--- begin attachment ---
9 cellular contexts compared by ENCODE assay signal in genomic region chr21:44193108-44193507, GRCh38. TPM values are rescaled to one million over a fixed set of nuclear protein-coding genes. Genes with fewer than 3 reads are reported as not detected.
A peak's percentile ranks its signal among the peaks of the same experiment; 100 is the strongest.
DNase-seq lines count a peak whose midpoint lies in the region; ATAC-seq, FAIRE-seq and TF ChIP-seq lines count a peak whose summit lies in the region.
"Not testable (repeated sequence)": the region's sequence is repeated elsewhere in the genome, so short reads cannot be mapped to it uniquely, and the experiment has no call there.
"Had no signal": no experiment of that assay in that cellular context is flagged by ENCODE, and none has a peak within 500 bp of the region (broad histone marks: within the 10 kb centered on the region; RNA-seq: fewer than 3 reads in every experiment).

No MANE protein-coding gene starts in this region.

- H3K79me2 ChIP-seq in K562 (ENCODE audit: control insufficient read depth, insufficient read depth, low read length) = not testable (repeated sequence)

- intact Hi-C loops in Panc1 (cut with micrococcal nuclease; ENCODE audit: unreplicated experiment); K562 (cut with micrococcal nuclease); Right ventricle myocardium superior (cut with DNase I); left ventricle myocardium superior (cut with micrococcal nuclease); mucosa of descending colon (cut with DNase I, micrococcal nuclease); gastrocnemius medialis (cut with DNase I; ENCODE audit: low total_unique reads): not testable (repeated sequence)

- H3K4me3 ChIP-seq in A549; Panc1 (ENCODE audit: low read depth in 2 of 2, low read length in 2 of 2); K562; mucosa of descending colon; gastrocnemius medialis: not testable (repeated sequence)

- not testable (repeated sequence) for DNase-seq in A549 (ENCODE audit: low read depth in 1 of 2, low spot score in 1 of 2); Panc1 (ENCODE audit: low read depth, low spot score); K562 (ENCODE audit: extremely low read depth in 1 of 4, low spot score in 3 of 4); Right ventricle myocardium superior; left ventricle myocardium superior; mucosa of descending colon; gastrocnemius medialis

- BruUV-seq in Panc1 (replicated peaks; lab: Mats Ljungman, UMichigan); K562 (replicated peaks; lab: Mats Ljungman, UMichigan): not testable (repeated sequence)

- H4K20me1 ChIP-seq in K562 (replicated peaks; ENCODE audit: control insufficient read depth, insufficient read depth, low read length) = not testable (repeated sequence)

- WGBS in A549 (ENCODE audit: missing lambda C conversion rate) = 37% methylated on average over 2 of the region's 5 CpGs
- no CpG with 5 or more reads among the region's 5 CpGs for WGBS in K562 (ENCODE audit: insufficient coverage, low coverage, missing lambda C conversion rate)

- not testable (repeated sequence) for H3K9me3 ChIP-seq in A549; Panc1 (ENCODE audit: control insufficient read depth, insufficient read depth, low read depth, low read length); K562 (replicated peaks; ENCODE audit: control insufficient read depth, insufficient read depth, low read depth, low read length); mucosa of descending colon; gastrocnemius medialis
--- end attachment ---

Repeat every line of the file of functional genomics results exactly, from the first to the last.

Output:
9 cellular contexts compared by ENCODE assay signal in genomic region chr21:44193108-44193507, GRCh38. TPM values are rescaled to one million over a fixed set of nuclear protein-coding genes. Genes with fewer than 3 reads are reported as not detected.
A peak's percentile ranks its signal among the peaks of the same experiment; 100 is the strongest.
DNase-seq lines count a peak whose midpoint lies in the region; ATAC-seq, FAIRE-seq and TF ChIP-seq lines count a peak whose summit lies in the region.
"Not testable (repeated sequence)": the region's sequence is repeated elsewhere in the genome, so short reads cannot be mapped to it uniquely, and the experiment has no call there.
"Had no signal": no experiment of that assay in that cellular context is flagged by ENCODE, and none has a peak within 500 bp of the region (broad histone marks: within the 10 kb centered on the region; RNA-seq: fewer than 3 reads in every experiment).

No MANE protein-coding gene starts in this region.

- H3K79me2 ChIP-seq in K562 (ENCODE audit: control insufficient read depth, insufficient read depth, low read length) = not testable (repeated sequence)

- intact Hi-C loops in Panc1 (cut with micrococcal nuclease; ENCODE audit: unreplicated experiment); K562 (cut with micrococcal nuclease); Right ventricle myocardium superior (cut with DNase I); left ventricle myocardium superior (cut with micrococcal nuclease); mucosa of descending colon (cut with DNase I, micrococcal nuclease); gastrocnemius medialis (cut with DNase I; ENCODE audit: low total_unique reads): not testable (repeated sequence)

- H3K4me3 ChIP-seq in A549; Panc1 (ENCODE audit: low read depth in 2 of 2, low read length in 2 of 2); K562; mucosa of descending colon; gastrocnemius medialis: not testable (repeated sequence)

- not testable (repeated sequence) for DNase-seq in A549 (ENCODE audit: low read depth in 1 of 2, low spot score in 1 of 2); Panc1 (ENCODE audit: low read depth, low spot score); K562 (ENCODE audit: extremely low read depth in 1 of 4, low spot score in 3 of 4); Right ventricle myocardium superior; left ventricle myocardium superior; mucosa of descending colon; gastrocnemius medialis

- BruUV-seq in Panc1 (replicated peaks; lab: Mats Ljungman, UMichigan); K562 (replicated peaks; lab: Mats Ljungman, UMichigan): not testable (repeated sequence)

- H4K20me1 ChIP-seq in K562 (replicated peaks; ENCODE audit: control insufficient read depth, insufficient read depth, low read length) = not testable (repeated sequence)

- WGBS in A549 (ENCODE audit: missing lambda C conversion rate) = 37% methylated on average over 2 of the region's 5 CpGs
- no CpG with 5 or more reads among the region's 5 CpGs for WGBS in K562 (ENCODE audit: insufficient coverage, low coverage, missing lambda C conversion rate)

- not testable (repeated sequence) for H3K9me3 ChIP-seq in A549; Panc1 (ENCODE audit: control insufficient read depth, insufficient read depth, low read depth, low read length); K562 (replicated peaks; ENCODE audit: control insufficient read depth, insufficient read depth, low read depth, low read length); mucosa of descending colon; gastrocnemius medialis